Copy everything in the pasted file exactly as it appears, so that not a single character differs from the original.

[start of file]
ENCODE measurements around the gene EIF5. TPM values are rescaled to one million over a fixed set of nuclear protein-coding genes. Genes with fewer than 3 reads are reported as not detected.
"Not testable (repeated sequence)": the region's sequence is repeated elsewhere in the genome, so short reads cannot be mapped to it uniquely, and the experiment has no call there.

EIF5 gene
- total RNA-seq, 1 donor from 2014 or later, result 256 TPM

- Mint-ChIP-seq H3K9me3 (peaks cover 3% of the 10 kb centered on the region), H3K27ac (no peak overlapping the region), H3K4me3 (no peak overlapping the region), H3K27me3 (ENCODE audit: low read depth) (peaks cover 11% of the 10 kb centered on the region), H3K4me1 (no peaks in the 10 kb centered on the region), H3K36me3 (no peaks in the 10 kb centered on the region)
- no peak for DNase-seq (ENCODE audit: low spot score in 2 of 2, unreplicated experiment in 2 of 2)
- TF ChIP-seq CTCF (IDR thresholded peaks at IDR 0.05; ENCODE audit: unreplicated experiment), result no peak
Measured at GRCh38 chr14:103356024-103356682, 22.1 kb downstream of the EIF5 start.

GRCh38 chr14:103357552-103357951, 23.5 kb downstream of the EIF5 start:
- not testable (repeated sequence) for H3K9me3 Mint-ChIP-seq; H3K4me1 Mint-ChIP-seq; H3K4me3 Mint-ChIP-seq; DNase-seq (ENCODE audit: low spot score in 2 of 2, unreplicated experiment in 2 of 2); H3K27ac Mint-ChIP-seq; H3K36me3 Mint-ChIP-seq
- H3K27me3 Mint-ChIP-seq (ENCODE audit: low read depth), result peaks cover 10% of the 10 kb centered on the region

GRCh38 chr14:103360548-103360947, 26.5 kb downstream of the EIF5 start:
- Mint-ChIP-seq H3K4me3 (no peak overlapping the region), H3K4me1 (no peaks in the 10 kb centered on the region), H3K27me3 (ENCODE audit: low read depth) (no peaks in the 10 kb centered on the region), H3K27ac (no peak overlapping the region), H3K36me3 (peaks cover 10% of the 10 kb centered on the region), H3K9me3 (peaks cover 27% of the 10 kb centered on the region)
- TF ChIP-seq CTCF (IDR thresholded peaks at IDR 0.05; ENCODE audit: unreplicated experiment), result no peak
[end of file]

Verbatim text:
ENCODE measurements around the gene EIF5. TPM values are rescaled to one million over a fixed set of nuclear protein-coding genes. Genes with fewer than 3 reads are reported as not detected.
"Not testable (repeated sequence)": the region's sequence is repeated elsewhere in the genome, so short reads cannot be mapped to it uniquely, and the experiment has no call there.

EIF5 gene
- total RNA-seq, 1 donor from 2014 or later, result 256 TPM

- Mint-ChIP-seq H3K9me3 (peaks cover 3% of the 10 kb centered on the region), H3K27ac (no peak overlapping the region), H3K4me3 (no peak overlapping the region), H3K27me3 (ENCODE audit: low read depth) (peaks cover 11% of the 10 kb centered on the region), H3K4me1 (no peaks in the 10 kb centered on the region), H3K36me3 (no peaks in the 10 kb centered on the region)
- no peak for DNase-seq (ENCODE audit: low spot score in 2 of 2, unreplicated experiment in 2 of 2)
- TF ChIP-seq CTCF (IDR thresholded peaks at IDR 0.05; ENCODE audit: unreplicated experiment), result no peak
Measured at GRCh38 chr14:103356024-103356682, 22.1 kb downstream of the EIF5 start.

GRCh38 chr14:103357552-103357951, 23.5 kb downstream of the EIF5 start:
- not testable (repeated sequence) for H3K9me3 Mint-ChIP-seq; H3K4me1 Mint-ChIP-seq; H3K4me3 Mint-ChIP-seq; DNase-seq (ENCODE audit: low spot score in 2 of 2, unreplicated experiment in 2 of 2); H3K27ac Mint-ChIP-seq; H3K36me3 Mint-ChIP-seq
- H3K27me3 Mint-ChIP-seq (ENCODE audit: low read depth), result peaks cover 10% of the 10 kb centered on the region

GRCh38 chr14:103360548-103360947, 26.5 kb downstream of the EIF5 start:
- Mint-ChIP-seq H3K4me3 (no peak overlapping the region), H3K4me1 (no peaks in the 10 kb centered on the region), H3K27me3 (ENCODE audit: low read depth) (no peaks in the 10 kb centered on the region), H3K27ac (no peak overlapping the region), H3K36me3 (peaks cover 10% of the 10 kb centered on the region), H3K9me3 (peaks cover 27% of the 10 kb centered on the region)
- TF ChIP-seq CTCF (IDR thresholded peaks at IDR 0.05; ENCODE audit: unreplicated experiment), result no peak